Sir Vival: The future that never was

Reblogged from a post at by Pepelaputr. I had never heard of this wonderful bit of bizzarrity, and thought it should get wider exposure.

tumblr_n1mvaus3DF1qzk2apo1_1280tumblr_n1mvaus3DF1qzk2apo2_1280W.C. Jerome’s %27Safety Car%27 1958_3

Walter C. Jerome of Worcester, Massachusetts was a man possessed by a mission to make the world’s safest car. In the end, he failed to advance auto safety but Jerome’s segmented sedan might easily qualify as the world’s strangest car.

Primarily concerned with head-on collisions, Jones split his car in two, hoping the front section would absorb collisions, leaving the passenger cabin untouched. Using a heavily modified 1948Hudson sedan as a rear section, he built a raised turret to provide the driver with maximum viability, a goal he furthered with a 360 degree wrap-around screen that constantly rotated past built-in squeegees to wipe it clean.

Wrap-around rubber bumpers protected the Sir Vival’s bodywork from errant motorists in slow speed collisions but they were just one of Jerome’s innovations. The Sir Vival was years ahead with seat belts, a padded interior, and built-in roll bars.

Auto safety has two parts: passive safety concerns passenger protection once a collision occurs, and active safety, or a car’s ability to avoid accidents due to handling and braking qualities. Like most Americans, Jerome focused only on passive safety, ignoring the fact that his car’s awkward separation into dual modules necessitated atrocious handling.

The Sir Vival appeared on magazine covers. Jerome had fancy two-color sales brochures printed that extolled its virtues. But its fifteen minutes in the spotlight quickly elapsed and it sunk without a trace. Amazingly, the eccentric Sir Vival turned out to be a survivor after all. A little the worse for wear, it remains in the care of Bellingham Auto Sales in Bellingham, Massachusetts.


The world is so full of a number of things…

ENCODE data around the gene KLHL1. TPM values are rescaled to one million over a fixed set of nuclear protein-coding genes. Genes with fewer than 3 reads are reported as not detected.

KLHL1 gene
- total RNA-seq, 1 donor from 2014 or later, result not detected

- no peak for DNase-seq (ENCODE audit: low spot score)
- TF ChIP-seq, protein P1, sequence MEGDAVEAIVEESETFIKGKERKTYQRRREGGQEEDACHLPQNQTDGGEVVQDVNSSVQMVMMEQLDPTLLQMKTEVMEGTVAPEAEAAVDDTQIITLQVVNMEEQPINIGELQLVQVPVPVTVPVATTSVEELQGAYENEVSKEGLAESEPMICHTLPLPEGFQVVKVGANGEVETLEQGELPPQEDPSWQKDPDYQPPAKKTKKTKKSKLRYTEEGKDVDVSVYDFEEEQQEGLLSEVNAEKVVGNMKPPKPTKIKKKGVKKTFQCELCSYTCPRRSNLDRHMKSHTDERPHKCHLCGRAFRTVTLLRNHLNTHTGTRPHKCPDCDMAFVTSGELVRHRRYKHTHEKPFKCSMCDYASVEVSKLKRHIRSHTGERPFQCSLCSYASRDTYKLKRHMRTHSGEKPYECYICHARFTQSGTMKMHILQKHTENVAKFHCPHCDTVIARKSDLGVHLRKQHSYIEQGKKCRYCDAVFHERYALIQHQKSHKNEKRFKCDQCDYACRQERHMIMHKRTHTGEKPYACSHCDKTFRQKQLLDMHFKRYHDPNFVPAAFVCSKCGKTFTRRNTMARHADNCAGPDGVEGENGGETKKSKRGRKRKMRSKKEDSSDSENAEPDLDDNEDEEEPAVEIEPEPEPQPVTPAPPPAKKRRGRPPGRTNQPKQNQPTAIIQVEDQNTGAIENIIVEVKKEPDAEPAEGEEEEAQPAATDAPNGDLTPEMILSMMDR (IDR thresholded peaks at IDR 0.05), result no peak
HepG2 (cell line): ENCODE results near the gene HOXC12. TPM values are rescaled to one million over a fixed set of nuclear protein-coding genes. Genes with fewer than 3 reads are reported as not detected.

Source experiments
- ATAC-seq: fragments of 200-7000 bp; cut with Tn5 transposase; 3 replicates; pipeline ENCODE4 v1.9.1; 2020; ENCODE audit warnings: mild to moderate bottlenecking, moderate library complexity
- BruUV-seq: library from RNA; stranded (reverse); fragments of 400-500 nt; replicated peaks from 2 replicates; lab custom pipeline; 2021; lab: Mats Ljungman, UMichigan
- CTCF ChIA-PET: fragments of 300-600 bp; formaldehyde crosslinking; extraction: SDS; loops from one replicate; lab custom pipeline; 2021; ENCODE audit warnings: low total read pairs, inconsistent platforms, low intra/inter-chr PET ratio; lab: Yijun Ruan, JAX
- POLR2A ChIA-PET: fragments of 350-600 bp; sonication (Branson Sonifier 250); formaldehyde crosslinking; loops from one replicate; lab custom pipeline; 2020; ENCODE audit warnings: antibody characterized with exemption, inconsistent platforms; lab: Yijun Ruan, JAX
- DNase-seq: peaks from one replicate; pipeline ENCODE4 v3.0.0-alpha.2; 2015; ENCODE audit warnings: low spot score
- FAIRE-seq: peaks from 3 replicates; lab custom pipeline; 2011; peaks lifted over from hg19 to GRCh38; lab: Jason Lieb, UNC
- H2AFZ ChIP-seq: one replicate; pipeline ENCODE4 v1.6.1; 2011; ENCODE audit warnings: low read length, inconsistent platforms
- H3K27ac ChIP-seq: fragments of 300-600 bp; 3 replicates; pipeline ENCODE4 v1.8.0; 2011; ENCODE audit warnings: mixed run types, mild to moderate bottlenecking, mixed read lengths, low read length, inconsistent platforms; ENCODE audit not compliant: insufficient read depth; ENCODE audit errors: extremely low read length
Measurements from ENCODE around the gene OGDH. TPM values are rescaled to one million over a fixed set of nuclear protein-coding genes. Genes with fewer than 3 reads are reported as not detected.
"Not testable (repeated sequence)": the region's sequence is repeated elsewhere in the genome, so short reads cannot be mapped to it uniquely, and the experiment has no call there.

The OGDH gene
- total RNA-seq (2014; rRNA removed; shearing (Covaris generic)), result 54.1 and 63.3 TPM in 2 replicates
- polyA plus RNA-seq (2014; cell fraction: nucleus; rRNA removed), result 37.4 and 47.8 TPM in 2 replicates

The Old Wolf has spoken.

Plexiglass Pontiac, 1939

I’ve posted pictures from World’s Fairs before; you can see some taken by my uncle (go ndéanai Día trocaire air) of the 1939 exhibition.

The plexiglass Pontiac “Ghost Car” was proudly exhibited at the General Motors Highways and Horizons pavilion; it was built on the chassis of a 1939 Pontiac Deluxe Six. It was a collaborative effort with Rohm & Haas, the developers of plexiglass. It is the only one ever built in the United States.



You can see a whole raft of additional superb photos at Twisted Sifter.

The see-through sedan was sold at RM Auctions’ St. John’s auction in Michigan on July 30, 2011, for $308,000.

What a lovely piece of memorabilia.

The Old Wolf has spoken.

Hey, Old Guys! Do those still work? (Reflections on the World’s Fair).

I recently found this image and it got me thinking, and thinking some more, about my own experiences with the 1964-1965 New York World’s Fair.

Not much is left of the New York World’s fair of 1964; even those awesome towers are now looking sadder and sadder, as time and the elements take their toll… but how the memories linger. My mom took me, and I think I was there for only a day, but I was impressed. Looking back, it now seems like a cross between Disney’ EPCOT and Tomorrowland, with an endless variety of things to see and do.

The first place I ever had a Belgian Waffle.